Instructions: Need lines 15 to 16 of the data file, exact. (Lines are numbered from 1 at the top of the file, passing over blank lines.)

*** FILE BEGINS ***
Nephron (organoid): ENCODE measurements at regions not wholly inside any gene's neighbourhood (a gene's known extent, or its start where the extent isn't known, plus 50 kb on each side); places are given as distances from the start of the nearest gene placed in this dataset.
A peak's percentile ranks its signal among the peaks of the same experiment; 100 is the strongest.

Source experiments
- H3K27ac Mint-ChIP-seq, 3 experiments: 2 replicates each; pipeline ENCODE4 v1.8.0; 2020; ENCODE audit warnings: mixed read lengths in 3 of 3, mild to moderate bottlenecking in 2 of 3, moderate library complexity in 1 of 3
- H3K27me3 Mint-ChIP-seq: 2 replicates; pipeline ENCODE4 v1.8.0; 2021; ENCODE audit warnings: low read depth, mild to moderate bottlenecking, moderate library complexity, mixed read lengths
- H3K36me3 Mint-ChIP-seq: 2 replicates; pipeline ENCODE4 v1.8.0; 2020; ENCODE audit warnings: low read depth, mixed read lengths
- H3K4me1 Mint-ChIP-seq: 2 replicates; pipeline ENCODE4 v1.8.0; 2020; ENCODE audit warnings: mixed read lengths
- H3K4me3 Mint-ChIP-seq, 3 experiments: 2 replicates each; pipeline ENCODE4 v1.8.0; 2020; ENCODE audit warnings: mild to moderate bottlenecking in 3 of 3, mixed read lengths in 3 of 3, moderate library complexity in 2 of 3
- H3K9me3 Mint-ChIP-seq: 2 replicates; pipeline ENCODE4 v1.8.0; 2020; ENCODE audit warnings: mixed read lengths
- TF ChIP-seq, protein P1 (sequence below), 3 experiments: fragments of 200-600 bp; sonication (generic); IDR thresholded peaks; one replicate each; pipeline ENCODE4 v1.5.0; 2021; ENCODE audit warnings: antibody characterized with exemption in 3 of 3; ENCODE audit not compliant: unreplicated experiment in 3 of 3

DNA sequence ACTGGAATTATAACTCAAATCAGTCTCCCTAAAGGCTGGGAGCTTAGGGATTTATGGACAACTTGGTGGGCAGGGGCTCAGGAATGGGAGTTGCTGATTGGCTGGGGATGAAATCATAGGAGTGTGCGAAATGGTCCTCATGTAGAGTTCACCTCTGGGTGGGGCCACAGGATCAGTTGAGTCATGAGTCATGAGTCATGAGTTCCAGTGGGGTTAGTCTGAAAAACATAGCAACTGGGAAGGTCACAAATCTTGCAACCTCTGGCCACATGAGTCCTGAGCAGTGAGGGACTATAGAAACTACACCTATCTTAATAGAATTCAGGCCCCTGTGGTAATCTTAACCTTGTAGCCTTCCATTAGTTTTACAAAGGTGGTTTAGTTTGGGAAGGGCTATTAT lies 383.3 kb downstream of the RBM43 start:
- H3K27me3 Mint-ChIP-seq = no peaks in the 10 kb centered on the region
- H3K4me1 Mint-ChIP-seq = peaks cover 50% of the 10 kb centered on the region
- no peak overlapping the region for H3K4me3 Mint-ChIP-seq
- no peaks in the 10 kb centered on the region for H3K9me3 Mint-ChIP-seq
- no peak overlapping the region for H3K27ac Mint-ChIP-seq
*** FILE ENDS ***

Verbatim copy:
- no peaks in the 10 kb centered on the region for H3K9me3 Mint-ChIP-seq
- no peak overlapping the region for H3K27ac Mint-ChIP-seq